Add 1 tablespoon lemon juice and remaining tablespoon butter to pan, swirling to combine; set aside. In a small bowl, whisk together remaining 3 tablespoons olive oil, 2 tablespoons lemon juice, red-pepper flakes, garlic, and pinch of salt. Cut chicken into pieces and serve immediately drizzled with olive oil mixture and pan sauce.
First published October 2009-
“Mad Hungry” by Lucinda Scala Quinn
ingredients, de-bone the chicken, flatten and add spices as desired
put chicken in butter and olive oil to brown skin, then place in oven, skin side up
with flat side of knife, smash garlic and put into mixture of olive oil, lemon juice and red pepper flakes. When squeezing fresh lemons, squeeze through hand to catch any seeds that might squeeze out!
mix olive oil mixture with pan juices to make gravy to serve over golden brown chicken-
This is not a recipe for the squeamish! You really have to get your hands into this bird’s private places and yank stuff out! Now you can save the gizzards, innards and spine for a good chicken broth later but that’s not what we’re cooking with this recipe. We’re making a fine roasted chicken with some very simple and easy ingredients! The one major investment that ya’ll might have to make is in a cast iron skillet. I found one at my local grocery/specialty store for about $24.99 pre-seasoned. Now most of your new cast iron skillets will be pre-seasoned, meaning treated so the iron doesn’t rust. If you have one, that has gotten rusty, or isn’t pre-seasoned, here’s how you re-season!
First off you scrub the living daylights out of it, removing all the rust. Don’t ever let harsh chemicals touch your skillet- EVER! Most folks will tell you not to use soap, but only warm water to clean the skillet… I use a mild detergent if it’s really rusty and I’m re-seasoning anyway. Once all your rust is removed you get yourself some Crisco (cooking lard) and slather it all over that skillet. Place it in an oven at 300 degrees for an hour and when it comes out, wipe off any Crisco liquid that’s leftover. To avoid a big mess in your oven, place some tin foil between your skillet and the bottom of your oven for quick clean up. Now you have a re-seasoned cast iron skillet!
All of the ingredients were at the local grocery store, and a whole chicken is by far much cheaper than a butchered chicken! So it was economical as well!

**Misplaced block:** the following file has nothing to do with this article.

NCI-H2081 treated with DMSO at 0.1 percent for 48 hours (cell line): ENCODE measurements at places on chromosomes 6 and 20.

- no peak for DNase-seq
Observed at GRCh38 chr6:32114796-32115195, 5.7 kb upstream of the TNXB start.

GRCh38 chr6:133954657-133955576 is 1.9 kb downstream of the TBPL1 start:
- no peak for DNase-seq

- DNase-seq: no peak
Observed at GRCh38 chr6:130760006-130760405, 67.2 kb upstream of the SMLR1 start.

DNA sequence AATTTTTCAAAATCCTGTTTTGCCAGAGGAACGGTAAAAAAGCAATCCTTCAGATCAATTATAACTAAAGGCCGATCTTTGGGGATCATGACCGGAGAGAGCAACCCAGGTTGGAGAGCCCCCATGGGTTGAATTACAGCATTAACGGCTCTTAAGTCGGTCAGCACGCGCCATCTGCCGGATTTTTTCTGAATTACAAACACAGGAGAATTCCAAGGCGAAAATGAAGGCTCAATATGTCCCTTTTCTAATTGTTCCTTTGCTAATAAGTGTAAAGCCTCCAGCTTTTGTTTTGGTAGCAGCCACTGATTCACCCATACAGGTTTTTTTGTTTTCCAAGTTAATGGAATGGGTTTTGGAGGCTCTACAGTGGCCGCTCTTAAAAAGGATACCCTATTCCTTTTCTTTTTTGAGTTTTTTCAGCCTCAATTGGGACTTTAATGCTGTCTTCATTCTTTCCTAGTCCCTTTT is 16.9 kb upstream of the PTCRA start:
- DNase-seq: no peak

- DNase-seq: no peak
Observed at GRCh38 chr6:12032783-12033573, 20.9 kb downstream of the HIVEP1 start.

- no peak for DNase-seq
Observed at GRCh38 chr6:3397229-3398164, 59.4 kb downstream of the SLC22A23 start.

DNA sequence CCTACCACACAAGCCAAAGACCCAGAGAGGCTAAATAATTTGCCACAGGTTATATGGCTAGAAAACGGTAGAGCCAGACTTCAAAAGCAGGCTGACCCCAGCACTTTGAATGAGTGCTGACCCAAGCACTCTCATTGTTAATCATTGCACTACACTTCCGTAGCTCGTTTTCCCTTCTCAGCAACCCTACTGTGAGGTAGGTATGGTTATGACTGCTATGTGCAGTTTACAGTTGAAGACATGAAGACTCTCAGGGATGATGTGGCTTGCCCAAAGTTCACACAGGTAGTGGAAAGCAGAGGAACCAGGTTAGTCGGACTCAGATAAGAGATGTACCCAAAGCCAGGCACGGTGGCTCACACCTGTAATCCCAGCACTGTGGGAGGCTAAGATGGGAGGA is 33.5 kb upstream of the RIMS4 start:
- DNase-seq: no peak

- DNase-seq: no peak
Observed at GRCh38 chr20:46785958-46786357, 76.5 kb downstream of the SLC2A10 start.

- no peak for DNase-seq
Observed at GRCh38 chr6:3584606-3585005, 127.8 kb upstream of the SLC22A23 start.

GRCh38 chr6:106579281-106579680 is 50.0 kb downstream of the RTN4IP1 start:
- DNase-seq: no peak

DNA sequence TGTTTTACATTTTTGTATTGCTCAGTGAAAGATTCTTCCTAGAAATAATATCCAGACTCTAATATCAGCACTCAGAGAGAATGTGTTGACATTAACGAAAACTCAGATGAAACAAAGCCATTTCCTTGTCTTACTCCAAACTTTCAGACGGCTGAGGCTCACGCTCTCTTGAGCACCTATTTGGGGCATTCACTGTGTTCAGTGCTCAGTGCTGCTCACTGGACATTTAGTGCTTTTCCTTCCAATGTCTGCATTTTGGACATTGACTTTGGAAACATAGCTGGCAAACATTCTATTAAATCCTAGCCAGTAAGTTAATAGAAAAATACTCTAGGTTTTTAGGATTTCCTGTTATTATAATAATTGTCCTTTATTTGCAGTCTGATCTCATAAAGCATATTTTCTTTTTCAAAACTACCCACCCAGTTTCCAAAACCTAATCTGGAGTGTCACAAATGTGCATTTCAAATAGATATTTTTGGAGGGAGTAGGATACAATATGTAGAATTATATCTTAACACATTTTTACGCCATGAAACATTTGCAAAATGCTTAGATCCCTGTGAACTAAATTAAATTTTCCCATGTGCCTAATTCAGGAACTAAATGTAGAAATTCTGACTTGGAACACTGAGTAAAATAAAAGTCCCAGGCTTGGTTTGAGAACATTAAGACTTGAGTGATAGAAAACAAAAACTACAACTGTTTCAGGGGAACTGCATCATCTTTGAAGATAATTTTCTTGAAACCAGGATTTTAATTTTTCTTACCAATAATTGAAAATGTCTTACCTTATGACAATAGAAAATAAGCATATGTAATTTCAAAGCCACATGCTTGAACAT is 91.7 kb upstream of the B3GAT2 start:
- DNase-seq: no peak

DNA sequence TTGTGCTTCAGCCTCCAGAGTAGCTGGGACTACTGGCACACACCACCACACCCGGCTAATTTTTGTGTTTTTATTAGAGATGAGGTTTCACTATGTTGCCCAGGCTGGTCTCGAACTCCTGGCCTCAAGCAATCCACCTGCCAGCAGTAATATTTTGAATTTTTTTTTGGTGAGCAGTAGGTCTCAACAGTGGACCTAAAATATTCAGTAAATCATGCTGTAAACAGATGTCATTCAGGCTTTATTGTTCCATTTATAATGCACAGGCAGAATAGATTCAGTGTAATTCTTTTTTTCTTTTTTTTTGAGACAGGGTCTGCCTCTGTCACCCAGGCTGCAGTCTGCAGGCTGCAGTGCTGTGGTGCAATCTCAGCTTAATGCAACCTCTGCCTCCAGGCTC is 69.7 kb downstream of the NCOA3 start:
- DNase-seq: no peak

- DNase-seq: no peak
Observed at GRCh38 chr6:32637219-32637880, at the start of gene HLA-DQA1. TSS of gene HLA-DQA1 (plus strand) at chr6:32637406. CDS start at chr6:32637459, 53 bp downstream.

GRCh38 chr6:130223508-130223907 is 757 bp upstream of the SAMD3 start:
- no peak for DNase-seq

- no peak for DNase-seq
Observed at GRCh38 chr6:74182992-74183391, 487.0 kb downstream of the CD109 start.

This recipe was so easy to follow. The most difficult… and I say that because some of ya’ll might be squeamish… was taking the spine out of the chicken and flattening it. The recipe doesn’t call for it, but I added some garlic powder to the salt and pepper that went on the chicken skin just for a little flavor boost. I also added the garlic, pepper, olive oil mixture directly to the pan juices over the stove to make the gravy for the chicken. With some smashed potatoes this was a full meal.
Review: scale of 1-5 stars; the more stars the better
Ease of preparation: ***** very easy, so easy you’ll want to make it again and again
Cost of ingredients: **** very cheap ingredients, but the cast iron skillet is an investment
Taste: ***** The guys and gals at the Fire Department had seconds, it was that juicy and tender
Nutrition: ***** aside from a little butter all the other ingredients are virtually fat free and nutritious, the great thing is you can add more or less spice depending on your tastes
I made two of these for the guys and gals I was serving at the Fire Department. Even after a few of them had seconds there was still nearly a whole bird left over, so one good size chicken should easily feed a family of 4-5 people. I did not have a meat thermometer so I let it cook for about an hour, which seemed to do it no harm at all. It was juicy on the inside and crispy on the outside and finger lickin’ good on the way down! I really think this one will be done over and over again in the Martha household! So until next week when we head to Maryland may all your journeys be safe and your eats be good!